Academic journal article Mosaic (Winnipeg)

Hero Worship and Hermeneutic Dialectics: John Irving's 'A Prayer for Owen Meany.'

Academic journal article Mosaic (Winnipeg)

Hero Worship and Hermeneutic Dialectics: John Irving's 'A Prayer for Owen Meany.'

Article excerpt

In the Western tradition of hermeneutics, two ways of knowing have often been contrasted. One, usually considered inferior, is a process - earthbound and empirical - which moves logically from step to step, and is communicable, repeatable and transferable. The conclusions reached by this method always remain hypotheses and thus are subject to dispute and revision. The second - presumed superior - form of knowing is an upward leap that relies on unpredictable flashes of insight. Such knowing requires not merely reason and logic but all of our human - often some superhuman - faculties, and as a result tends to be noncommunicable and nonreplicable.

In The Republic, for example, Plato distinguishes thinking (dianoia) from intelligence (noesis): with the former the mind "is compelled to pursue its inquiry by starting from assumptions and travelling, not up to a principle, but down to a conclusion," whereas with the latter "the mind moves in the other direction, from an assumption up towards a principle which is not hypothetical" (6.509). Plato's distinctions are analogous to Milton's "Discursive" and "Intuitive" reason, the former most often used by humans and the latter most often by angels (Paradise Lost 5.486-90).

Similarly, William James distinguishes between "naturalism" and "supernaturalism" (384), between nonreligious and religious experience. In analyzing Martin Luther's faith, James differentiates between the "intellectual" part and the "far more vital" part, "something not intellectual but immediate and intuitive" (200). He associates this second mode with the "affective experience," the "saintly character," and the "mystical state" (201,219, 335). For James, the religious way of knowing is characterized by its transforming effect, by its inclusion of a broader range of experience than is encompassed by the nonreligious or "rationalistic consciousness" (335), and by its lack of transferability to another human: "Feeling is private and dumb" (341).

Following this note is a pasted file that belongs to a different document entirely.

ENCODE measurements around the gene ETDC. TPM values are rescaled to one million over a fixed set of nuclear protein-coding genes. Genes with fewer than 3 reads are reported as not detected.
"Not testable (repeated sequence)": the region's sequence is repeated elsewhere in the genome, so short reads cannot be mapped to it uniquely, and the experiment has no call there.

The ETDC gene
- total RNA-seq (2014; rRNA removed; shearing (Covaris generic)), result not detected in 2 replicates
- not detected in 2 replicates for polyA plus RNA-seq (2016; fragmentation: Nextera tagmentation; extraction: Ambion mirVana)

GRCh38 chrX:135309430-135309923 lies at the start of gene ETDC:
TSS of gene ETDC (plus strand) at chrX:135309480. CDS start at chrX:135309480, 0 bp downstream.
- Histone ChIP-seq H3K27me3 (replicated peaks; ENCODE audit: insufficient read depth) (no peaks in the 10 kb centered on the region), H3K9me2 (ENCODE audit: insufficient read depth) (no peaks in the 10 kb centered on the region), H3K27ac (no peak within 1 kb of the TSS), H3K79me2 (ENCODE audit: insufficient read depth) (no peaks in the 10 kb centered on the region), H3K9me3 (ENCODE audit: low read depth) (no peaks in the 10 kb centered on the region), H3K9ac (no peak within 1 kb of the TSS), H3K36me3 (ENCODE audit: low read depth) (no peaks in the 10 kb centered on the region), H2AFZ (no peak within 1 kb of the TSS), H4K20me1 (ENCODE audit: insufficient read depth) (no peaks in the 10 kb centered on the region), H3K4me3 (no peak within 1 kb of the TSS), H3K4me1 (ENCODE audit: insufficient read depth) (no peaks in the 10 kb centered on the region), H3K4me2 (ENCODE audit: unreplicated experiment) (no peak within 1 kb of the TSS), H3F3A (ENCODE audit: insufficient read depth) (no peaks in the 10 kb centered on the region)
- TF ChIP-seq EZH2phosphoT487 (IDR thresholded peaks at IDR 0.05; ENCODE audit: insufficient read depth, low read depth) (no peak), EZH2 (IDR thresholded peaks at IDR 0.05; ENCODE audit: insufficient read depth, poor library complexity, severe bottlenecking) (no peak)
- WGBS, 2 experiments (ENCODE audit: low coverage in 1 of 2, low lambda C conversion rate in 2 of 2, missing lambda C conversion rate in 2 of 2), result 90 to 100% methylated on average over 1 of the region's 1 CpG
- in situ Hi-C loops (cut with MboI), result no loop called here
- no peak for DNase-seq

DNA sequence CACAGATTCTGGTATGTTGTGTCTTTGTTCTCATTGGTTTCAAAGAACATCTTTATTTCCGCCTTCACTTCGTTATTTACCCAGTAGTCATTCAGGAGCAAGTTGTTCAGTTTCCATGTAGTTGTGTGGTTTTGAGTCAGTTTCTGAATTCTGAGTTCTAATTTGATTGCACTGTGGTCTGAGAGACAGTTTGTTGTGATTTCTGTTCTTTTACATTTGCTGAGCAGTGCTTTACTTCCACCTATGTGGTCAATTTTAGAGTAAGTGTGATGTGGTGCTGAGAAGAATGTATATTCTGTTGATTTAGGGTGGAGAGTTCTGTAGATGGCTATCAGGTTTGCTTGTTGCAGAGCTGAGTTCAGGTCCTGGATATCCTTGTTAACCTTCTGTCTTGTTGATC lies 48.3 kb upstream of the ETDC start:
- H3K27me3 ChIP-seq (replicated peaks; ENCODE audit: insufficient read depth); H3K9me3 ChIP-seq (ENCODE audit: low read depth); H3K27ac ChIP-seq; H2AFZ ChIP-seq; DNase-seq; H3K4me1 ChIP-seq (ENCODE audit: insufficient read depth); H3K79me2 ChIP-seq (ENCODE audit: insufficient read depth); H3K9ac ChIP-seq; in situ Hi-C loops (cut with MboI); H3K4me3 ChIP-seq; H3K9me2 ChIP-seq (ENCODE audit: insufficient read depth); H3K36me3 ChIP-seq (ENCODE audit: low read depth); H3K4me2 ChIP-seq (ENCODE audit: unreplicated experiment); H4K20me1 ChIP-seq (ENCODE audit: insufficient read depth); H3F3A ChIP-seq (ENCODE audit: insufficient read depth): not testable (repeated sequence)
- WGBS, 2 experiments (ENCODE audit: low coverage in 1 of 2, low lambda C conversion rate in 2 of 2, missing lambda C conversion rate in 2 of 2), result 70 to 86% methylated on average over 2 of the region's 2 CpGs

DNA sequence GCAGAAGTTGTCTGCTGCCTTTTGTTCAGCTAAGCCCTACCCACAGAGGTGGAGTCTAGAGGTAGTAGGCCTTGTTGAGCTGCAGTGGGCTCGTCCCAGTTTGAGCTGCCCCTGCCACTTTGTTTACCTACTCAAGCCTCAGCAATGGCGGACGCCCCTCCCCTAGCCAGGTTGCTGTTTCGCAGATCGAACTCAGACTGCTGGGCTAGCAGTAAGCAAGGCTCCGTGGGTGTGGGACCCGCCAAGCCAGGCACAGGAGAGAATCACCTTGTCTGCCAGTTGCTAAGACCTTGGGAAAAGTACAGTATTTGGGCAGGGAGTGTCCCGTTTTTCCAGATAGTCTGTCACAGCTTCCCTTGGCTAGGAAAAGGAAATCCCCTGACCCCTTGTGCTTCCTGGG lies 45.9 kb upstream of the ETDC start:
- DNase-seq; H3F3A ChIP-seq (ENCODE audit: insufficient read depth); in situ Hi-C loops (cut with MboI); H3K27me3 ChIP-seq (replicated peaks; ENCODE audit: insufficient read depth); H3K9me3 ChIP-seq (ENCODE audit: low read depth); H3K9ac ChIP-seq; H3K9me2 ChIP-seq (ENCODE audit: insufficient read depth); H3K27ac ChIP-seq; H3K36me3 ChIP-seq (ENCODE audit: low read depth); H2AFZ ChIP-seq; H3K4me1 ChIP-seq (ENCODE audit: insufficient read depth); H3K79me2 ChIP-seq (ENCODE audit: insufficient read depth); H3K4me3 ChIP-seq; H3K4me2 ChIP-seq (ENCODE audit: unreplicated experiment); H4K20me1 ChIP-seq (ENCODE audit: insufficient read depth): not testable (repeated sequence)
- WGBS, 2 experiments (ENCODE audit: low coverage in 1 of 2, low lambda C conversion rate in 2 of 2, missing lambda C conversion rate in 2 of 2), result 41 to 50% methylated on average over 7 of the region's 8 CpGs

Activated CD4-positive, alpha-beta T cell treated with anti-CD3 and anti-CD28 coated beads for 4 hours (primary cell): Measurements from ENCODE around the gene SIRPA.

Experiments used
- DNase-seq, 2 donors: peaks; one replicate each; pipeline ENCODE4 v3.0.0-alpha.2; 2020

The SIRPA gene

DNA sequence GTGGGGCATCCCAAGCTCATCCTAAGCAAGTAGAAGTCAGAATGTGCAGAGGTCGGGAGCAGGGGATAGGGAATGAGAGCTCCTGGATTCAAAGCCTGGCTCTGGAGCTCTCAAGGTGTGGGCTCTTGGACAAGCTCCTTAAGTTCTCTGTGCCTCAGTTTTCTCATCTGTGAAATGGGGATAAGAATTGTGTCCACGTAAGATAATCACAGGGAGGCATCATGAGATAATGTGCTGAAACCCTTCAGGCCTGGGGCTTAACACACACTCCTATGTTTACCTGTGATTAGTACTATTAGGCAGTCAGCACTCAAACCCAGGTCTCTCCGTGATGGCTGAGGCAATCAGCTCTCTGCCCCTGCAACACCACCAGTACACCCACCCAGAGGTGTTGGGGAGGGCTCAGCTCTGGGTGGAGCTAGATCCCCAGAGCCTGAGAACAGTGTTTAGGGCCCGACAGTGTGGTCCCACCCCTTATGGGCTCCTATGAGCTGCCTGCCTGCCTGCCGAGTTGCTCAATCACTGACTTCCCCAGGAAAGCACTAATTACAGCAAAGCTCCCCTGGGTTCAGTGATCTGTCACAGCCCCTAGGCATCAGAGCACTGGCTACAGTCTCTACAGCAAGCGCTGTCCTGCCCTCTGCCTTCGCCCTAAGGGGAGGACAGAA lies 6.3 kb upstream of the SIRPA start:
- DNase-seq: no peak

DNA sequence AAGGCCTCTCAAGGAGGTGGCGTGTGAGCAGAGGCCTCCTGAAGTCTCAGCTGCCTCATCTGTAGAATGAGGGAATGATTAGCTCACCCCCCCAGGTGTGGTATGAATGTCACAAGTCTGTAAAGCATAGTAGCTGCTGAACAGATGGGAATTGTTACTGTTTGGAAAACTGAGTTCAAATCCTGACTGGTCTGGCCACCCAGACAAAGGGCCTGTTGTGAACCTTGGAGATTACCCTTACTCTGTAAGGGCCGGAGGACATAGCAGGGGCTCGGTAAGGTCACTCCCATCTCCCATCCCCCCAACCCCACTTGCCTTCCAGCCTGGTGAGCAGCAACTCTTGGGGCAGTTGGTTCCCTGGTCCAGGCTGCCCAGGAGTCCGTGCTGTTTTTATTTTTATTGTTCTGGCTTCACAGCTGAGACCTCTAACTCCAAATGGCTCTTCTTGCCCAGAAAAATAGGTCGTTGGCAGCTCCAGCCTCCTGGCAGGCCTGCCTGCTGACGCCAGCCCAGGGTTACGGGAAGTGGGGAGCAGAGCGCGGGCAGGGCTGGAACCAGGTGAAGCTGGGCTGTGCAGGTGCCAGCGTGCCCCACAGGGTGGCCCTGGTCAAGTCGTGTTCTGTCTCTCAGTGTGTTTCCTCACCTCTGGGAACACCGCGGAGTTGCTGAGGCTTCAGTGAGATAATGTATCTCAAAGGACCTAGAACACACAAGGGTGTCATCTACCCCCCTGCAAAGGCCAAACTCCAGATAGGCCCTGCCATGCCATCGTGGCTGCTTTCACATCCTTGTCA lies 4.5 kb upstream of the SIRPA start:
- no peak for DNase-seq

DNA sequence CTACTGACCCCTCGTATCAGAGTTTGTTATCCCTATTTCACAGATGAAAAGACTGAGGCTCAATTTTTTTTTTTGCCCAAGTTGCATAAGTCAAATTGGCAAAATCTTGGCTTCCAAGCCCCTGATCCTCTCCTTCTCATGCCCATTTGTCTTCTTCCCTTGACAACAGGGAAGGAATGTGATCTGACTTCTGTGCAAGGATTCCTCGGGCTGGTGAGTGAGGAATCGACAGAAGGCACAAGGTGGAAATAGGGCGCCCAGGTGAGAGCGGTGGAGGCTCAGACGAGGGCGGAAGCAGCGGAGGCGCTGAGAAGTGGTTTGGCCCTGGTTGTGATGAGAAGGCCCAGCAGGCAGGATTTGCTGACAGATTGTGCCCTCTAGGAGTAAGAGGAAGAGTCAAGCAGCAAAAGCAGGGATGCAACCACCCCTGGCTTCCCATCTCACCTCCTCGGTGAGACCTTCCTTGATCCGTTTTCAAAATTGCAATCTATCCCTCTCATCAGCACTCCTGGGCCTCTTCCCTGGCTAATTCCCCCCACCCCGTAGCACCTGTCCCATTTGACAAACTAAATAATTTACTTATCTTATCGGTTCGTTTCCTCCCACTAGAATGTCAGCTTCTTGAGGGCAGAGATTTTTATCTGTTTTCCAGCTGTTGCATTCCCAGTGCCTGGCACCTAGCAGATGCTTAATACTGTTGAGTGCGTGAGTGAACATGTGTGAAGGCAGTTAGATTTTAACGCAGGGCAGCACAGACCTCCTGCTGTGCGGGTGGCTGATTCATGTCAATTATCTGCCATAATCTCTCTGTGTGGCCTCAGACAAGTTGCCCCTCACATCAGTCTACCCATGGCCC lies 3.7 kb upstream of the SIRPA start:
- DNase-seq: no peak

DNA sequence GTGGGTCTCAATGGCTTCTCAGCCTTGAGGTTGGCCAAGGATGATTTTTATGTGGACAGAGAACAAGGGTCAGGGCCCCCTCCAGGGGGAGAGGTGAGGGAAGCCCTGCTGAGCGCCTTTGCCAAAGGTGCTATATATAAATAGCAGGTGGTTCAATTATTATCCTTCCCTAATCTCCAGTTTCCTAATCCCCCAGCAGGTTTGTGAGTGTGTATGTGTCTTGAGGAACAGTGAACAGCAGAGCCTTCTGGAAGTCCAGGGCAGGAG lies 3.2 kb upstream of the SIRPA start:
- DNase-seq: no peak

More recently, Paul Ricoeur explores the difference between explanation (explication, Erklarung) and understanding (comprehension, Verstandnis). Borrowed from the natural sciences, the former is "methodic" ("Explanation" 165) and proceeds in piecemeal fashion: "in explanation we ex-plicate or unfold the range of propositions and meanings"; explanation consists of "external facts to observe, hypotheses to be submitted to empirical verification, general laws for covering such facts, theories to encompass the scattered laws in a systematic whole, and subordination of empirical generalizations to hypothetic-deductive procedures" (Interpretation 72). In contrast, understanding is "the nonmethodic moment" ("Explanation" 165) in which one holistically discovers meaning: "in understanding we comprehend or grasp as a whole the chain of partial meaning in one act of synthesis"; rather than focusing on external facts, it requires "the transference of ourselves into another's psychic life" (Interpretation 72, 73).

For Ricoeur, the two forms of knowing are neither hierarchical nor mutually exclusive, but form a "highly mediated dialectic" (Interpretation 74). The inquiry into a given text proceeds through a "hermeneutical arc" ("Text" 60): from a preliminary, naive understanding (a "guess"), through an analytic explanation, to a more sophisticated comprehensive understanding (Interpretation 87, 74-79). Ricoeur defines this experience of "follow[ing] the path of thought opened by the text" as interpretation (interpretation, Deutung), which, by completing the hermeneutical circle, "culminates in the self-interpretation of a subject who thenceforth understands himself better, understands himself differently, or simply begins to understand himself" ("Text" 61, 57).

In A Prayer for Owen Meany (1989), John Irving plays with this hermeneutical dialectic. He sets up an apparent dichotomy between the two traditional ways of knowing, but simultaneously he parodies each approach, unravels the distinction between them, and half-mockingly offers common sense as a third alternative. …

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